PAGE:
Snowfall’s VP North America, Ron Glickman, discusses airlines’ recent shift towards continuous pricing, what it means and how it’s likely to impact corporate travel programs.
Continuous Pricing - How’d We Get Here?
There’s been a lot of noise in the travel industry about some of the airlines’ new NDC strategies. And with the recent announcement that our partners, Singapore Airlines, are going to be utilizing continuous pricing, I couldn’t help but remember my early days in the airline industry back in 2007.
My first manager had taken a chance on a fresh-faced full-time university student, and explained how airline pricing was limited by the 26 letters of the alphabet (well, 23 if you took out the booking classes saved for things like frequent flier redemptions, etc.)
At the time, I’d listened to colleagues in the Revenue Management department lament the fact that the fare ladder was severely limited in what they could do as all the plane’s inventory had to be divided up into these 23 booking classes. Eventually, there was some development with branded fares and unbundling of products but we’ll save that for another post.
So now we seem to be entering the age of continuous pricing within the airline industry. This is nothing new as our friends at United Airlines have been doing this for some time. It’s just growing in popularity and as one airline watches another announce profits, expect the trend to spread like wildfire.
Dynamic Pricing and Continuous Pricing - What’s the Difference?
Dynamic pricing allows airlines to offer prices using contextual information available at the time of shopping, such as time before travel or day of departure.
Continuous pricing is just an evolution of dynamic pricing. This allows the airline to offer an unlimited number of price points, in real-time. When employed, the pricing offer becomes much more granular to adapt to supply and demand at each moment in time.
Imagine, a viral TikTok post slowly pushes demand up on all flights to Kansas City. The airline is able to maximize yields by adjusting the price increases slightly for each new customer instead of selling to all of them at a set price (and if this bothers you, then please help me petition our politicians for more high speed rail in North America).
The Impact of Continuous Pricing on Corporate Travel Programs
In a managed corporate travel program, the primary focus is on savings. After all, travel tends to be the third or fourth largest controllable expense within a company.
So how will this increase in the use of continuous pricing by airlines affect managed programs? Well, those who rely on booking technology that can’t display all of the airline’s pricing offers in one shop request are going to miss out on savings and will probably see price jumps get more rigid over time.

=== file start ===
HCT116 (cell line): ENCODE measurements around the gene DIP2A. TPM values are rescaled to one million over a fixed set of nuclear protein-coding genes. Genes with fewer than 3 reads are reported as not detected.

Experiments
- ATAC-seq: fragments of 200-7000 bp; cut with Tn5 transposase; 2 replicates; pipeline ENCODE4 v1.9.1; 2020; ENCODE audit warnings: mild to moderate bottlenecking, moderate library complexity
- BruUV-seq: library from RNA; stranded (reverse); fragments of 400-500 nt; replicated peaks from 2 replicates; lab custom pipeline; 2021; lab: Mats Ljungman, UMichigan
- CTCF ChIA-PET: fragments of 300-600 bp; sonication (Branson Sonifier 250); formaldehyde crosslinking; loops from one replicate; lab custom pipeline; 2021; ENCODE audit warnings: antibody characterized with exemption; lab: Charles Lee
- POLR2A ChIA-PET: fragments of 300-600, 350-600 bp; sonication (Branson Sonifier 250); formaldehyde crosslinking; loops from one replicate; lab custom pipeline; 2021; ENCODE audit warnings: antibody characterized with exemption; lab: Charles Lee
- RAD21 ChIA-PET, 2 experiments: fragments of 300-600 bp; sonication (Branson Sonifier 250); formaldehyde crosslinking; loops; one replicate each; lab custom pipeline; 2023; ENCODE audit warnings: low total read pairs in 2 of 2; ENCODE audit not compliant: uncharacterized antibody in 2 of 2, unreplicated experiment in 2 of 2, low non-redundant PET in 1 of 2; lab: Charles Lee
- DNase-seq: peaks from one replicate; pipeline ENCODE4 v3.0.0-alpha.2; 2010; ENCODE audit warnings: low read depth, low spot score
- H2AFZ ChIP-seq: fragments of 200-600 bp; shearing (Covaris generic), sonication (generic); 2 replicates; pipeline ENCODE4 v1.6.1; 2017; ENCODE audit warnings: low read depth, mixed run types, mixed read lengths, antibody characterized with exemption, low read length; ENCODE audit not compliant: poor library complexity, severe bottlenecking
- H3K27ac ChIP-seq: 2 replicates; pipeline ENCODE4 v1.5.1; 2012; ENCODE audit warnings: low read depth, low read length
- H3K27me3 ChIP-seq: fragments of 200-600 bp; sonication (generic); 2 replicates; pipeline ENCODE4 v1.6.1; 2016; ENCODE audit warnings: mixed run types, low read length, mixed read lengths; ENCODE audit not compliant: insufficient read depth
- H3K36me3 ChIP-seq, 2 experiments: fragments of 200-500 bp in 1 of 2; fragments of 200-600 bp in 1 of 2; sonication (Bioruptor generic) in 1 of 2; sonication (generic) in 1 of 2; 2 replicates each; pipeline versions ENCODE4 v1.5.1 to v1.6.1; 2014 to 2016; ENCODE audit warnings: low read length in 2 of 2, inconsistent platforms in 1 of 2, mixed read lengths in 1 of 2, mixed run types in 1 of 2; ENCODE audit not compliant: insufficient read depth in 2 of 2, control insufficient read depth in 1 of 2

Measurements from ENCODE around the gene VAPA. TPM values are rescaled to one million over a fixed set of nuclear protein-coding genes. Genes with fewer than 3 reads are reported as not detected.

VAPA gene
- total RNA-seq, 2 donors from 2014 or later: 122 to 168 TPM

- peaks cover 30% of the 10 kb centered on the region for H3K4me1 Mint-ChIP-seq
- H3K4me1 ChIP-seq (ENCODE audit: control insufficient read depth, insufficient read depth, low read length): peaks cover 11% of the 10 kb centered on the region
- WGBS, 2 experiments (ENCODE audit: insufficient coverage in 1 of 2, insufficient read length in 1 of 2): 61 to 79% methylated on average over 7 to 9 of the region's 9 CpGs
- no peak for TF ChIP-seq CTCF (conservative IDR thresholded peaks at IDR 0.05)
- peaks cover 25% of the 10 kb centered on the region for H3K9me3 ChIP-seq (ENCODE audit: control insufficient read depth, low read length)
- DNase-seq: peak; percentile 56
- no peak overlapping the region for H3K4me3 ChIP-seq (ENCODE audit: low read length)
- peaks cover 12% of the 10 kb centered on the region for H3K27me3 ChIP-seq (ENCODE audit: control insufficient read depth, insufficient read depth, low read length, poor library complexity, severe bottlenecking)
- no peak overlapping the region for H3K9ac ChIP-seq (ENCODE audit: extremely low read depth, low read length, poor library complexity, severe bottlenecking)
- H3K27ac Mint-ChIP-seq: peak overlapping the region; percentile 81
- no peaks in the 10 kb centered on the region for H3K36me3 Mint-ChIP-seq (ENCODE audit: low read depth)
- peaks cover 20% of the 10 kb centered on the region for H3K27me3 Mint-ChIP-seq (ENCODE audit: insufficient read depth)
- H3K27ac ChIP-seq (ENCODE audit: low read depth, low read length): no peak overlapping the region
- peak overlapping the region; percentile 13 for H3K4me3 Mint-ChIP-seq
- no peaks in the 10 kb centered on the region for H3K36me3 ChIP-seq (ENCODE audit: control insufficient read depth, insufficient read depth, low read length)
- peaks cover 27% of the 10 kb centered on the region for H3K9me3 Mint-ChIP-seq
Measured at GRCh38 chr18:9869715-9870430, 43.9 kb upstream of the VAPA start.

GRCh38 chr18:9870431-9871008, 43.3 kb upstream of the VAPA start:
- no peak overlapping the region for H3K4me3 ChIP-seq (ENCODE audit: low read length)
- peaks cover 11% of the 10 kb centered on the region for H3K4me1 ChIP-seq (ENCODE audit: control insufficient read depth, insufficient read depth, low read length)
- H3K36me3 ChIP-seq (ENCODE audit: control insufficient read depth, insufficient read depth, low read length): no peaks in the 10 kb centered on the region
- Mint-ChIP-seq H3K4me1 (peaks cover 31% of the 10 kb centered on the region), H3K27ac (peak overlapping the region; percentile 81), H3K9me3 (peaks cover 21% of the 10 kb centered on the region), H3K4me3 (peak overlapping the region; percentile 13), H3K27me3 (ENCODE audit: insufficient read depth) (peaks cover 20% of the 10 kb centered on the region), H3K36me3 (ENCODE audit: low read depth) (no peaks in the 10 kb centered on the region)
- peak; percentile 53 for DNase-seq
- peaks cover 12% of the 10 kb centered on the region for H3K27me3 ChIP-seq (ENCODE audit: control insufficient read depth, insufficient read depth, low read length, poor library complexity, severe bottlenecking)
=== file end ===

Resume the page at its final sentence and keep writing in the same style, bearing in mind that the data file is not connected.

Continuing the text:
Today, I can get UA for $7 cheaper via NDC versus EDIFACT on EWR-LAX and this is a carrier that has not removed content from the GDS…yet.
Now, the old method of picking up the phone to your travel management company will not work either if they do not have all this content manageable at their fingertips. Afterall, no business would employ agents to go to all the airlines direct NDC portals to book and manage travelers - that would be unmanageable.
But if they are charging you a phone support fee, you may want to negotiate that down for content that they are not able to book and service themselves. This goes for airlines that have XML but do not participate in the GDS, like regional Canadian and Mexican airlines such as Flair or VivaAerobus.
What are the solutions to getting the best flight prices for business travellers?
There is no future-proof solution as the UI will constantly need to evolve to match the product and pricing offering from the supplier so that the managed program can place their controls on top. But switching your online booking tool to one that is able to display, manage, and track NDC bookings with full agent support (as well as sending it off to your expense provider) is a great start.
The second thing is to speak to the travel management company supporting your travelers. Ask them what their content sourcing strategy is. Are they relying solely on a GDS? Do they use an aggregator that they will need to bill you for? And what technology do they have in place to make this content bookable and manageable?
If you don’t get good answers then you’re not going to be able to manage this spend going forward. And maybe it’s time to take matters into your own hands and start looking for a more suitable technology partner.
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